BEIJING (Reuters) – As China’s domestic tourism unravels, desperate provinces are slashing ticket prices, offering tax breaks and even begging locals to help save plummeting tourist earnings in a sector that employs tens of millions of people.
The slump in tourism – which includes travel, accommodation and catering – has persisted into 2022 because of wider COVID-related curbs on inter-province travel, lockdowns and endless mass testing, official data shows.
Particularly hurt are provinces that lean on tourism for growth such as Hainan and Yunnan, as well as northern regions with smaller windows of mild, tourist-friendly weather.
The downturn has worsened in recent months as the Omicron variant took hold, leaving the industry in its worst state since before the pandemic and boding ill for a sector that contributed 11.05% to China’s gross domestic product in 2019 and supported nearly 80 million jobs, or 10% of all employment.
Tian Yun, a former economist at the state economic planning agency, said he expected inter-province trips to resume during the three-day Dragon Boat Festival holiday in early June.
“If inter-province trips are banned during the Dragon Boat Festival, this year’s tourism and related consumption will be in chaos,” Tian said.
A continued tourism freeze may remove at least 0.5 percentage points from China’s 2022 GDP growth, he said. The government has set a growth target of about 5.5% this year.
Factors keeping tourists away include dramatic cuts in passenger flights and sudden cancellations.
The number of weekly flights domestically stands at just over 35,000 flights, according to aviation data provider VariFlight, the lowest since the year 2000.
Amid the travel curbs, tourists from other provinces accounted for just 5% of visitors at scenic spots across China during the Tomb Sweeping holiday in early April, official data shows.
Hohhot, capital of the northern Chinese region of Inner Mongolia and known for its verdant grasslands, saw the number of tourist trips drop by half during the holiday. Tourism revenue fell 53.5%.
Even the southern island province of Hainan, dubbed China’s Hawaii with its year-round balmy weather, was not spared.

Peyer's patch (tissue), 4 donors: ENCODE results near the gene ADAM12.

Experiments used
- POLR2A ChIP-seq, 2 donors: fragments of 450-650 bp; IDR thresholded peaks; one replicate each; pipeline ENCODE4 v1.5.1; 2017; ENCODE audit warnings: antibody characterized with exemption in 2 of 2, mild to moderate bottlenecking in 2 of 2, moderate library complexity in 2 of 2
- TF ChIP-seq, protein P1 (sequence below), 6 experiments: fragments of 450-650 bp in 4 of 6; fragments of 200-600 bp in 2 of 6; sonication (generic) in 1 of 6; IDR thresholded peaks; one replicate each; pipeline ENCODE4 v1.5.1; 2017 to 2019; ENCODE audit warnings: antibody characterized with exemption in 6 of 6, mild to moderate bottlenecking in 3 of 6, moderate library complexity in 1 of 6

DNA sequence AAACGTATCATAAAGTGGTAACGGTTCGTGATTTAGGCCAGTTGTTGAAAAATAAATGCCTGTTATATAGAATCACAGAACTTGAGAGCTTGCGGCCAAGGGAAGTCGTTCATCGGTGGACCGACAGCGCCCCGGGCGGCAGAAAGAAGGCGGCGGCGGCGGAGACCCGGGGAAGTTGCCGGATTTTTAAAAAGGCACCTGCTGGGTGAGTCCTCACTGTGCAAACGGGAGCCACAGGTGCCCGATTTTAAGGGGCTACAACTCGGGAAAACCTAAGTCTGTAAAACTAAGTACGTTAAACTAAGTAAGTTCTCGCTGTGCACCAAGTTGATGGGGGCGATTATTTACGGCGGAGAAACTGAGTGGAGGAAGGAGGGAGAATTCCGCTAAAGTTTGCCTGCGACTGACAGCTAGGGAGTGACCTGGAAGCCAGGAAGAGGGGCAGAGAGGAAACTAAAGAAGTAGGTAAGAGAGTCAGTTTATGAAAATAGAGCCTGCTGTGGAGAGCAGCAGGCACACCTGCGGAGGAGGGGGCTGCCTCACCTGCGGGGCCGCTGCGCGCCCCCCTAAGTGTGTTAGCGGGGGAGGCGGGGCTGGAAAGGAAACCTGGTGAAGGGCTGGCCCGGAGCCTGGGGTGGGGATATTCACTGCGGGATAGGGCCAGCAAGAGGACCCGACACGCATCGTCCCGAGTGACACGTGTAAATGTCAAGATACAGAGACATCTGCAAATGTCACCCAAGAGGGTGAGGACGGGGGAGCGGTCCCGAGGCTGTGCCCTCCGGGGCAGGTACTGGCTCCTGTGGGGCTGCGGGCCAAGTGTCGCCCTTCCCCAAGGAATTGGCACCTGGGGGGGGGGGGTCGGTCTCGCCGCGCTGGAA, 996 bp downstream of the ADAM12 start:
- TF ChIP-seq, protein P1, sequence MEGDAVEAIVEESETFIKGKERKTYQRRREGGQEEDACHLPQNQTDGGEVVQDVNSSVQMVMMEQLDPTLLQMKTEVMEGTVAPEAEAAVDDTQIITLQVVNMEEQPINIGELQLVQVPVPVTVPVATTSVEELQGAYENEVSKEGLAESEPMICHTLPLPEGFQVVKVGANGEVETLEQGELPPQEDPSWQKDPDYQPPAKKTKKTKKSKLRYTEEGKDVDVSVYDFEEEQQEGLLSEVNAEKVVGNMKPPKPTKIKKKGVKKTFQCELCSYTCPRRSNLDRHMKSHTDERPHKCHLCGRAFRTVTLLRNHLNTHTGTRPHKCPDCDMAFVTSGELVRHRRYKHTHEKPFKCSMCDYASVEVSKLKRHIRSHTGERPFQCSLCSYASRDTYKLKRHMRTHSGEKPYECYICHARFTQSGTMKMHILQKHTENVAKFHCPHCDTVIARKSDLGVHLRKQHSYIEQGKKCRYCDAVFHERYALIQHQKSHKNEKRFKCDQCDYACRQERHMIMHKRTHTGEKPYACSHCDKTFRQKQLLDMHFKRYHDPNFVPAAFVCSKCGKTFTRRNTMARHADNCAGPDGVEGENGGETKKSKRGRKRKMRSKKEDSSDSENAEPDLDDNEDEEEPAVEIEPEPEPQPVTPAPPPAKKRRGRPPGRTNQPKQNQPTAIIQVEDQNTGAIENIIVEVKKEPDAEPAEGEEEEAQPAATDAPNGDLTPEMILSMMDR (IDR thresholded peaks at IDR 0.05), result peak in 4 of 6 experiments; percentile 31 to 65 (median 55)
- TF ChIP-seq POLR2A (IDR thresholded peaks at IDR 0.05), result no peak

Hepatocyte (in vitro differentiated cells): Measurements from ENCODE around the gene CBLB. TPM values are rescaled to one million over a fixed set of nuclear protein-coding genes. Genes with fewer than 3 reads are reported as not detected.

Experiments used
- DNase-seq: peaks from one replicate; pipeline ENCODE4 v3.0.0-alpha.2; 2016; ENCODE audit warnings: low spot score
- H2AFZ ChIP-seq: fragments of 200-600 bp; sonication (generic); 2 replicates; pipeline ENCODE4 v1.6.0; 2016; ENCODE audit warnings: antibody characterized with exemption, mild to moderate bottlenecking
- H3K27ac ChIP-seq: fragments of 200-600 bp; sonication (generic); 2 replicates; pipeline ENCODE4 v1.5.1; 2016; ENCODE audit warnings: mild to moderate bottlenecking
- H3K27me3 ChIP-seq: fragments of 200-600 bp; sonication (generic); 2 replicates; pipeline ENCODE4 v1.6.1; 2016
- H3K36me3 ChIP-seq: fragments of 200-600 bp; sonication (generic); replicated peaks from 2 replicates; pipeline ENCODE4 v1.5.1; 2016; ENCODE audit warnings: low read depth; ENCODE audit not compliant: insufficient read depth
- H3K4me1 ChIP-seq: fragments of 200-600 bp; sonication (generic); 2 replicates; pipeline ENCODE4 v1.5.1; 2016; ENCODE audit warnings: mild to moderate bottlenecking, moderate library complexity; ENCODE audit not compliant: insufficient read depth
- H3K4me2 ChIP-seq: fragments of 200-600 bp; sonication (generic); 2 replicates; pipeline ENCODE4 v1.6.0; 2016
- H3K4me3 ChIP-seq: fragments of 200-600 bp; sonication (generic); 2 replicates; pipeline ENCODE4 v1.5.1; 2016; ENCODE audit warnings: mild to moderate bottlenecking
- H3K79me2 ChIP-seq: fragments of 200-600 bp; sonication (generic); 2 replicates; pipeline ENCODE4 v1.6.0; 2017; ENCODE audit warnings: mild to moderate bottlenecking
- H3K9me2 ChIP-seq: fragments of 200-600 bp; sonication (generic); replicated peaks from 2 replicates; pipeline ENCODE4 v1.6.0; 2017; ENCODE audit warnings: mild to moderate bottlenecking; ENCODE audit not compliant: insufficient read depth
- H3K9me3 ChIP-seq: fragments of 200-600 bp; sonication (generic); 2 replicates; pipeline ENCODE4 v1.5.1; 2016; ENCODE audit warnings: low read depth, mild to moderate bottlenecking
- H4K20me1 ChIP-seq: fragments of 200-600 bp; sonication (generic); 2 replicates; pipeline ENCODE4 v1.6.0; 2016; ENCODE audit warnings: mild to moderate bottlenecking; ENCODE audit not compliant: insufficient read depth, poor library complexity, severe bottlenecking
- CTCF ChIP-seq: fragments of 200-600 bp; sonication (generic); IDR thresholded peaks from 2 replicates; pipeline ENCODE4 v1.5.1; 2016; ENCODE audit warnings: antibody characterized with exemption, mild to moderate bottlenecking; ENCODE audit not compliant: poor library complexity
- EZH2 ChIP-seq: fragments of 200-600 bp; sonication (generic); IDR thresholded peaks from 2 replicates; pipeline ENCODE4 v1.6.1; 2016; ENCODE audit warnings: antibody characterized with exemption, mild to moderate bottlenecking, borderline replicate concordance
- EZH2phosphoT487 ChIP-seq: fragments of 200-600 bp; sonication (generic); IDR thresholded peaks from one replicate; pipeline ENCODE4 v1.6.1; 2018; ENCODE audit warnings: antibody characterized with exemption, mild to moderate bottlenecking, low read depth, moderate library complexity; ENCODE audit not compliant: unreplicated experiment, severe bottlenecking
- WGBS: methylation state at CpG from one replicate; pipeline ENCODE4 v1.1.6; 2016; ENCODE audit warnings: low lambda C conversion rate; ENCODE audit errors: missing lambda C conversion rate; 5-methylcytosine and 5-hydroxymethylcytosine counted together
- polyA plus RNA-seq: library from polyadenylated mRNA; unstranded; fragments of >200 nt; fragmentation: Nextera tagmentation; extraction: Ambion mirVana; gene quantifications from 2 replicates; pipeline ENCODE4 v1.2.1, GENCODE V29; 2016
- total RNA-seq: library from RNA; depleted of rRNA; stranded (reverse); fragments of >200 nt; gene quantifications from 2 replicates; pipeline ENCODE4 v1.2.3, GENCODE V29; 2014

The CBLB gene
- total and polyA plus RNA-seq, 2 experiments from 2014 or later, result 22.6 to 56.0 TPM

The number of tourist trips to Sanya, a beach destination in Hainan, dived 99.4% during the holiday, official statistics showed. Sanya’s hotel occupancy rates averaged 12.6%.
Even in a bigger province like Yunnan, where leisure travel accounted for 90% of the services sector in 2019, authorities had to roll out measures such as tax cuts to help travel companies.
To lure local visitors, the picturesque city of Dali, a major destination in Yunnan, on Friday started giving out 10 million consumption vouchers. Prices of tickets to scenic spots were also cut.
RELIANCE ON LOCALS
Local visitors helped lift the number of tourist trips in Ningxia, a poor autonomous region dependent on tourism in northwest China, by 21.1% from a year earlier during the Tomb Sweeping holiday.
Slightly smaller than Ireland, Ningxia has wooed its local population of 7.2 million with passes to more than 60 scenic spots for 199 yuan ($31), a giant discount to normal prices totalling nearly 3,000 yuan.
Despite the higher visitor numbers during the three-day holiday, revenue sank 16.3%.
“(Local people) have their own cars and can drive to scenic spots by themselves,” Gu Xuebo, a Ningxia driver and guide, told Reuters. “And there’s no demand for accommodation and catering from local people.”
Gu said his 14-seat minivan had gathered dust in the garage since August. A few months afterwards, his travel agency was banned from serving tourists from other provinces. This year, Gu has had just two clients.
“Several drivers who had worked with me for six, seven years have all switched to other jobs,” said Gu, who works as a personal driver offering ride-hailing services.
Bookings at Desert Star Hotel in Ningxia’s Shapotou Scenic Zone are down 70% from a year earlier.
“Tourists from other provinces cannot come here, so we have to rely on local tourists,” said a manager at the hotel surnamed Zhang. “It’s better than having no one.”
($1 = 6.3732 Chinese yuan renminbi)
(Reporting by Ellen Zhang and Ryan Woo; Additional reporting by Stella Qiu. Editing by Gerry Doyle)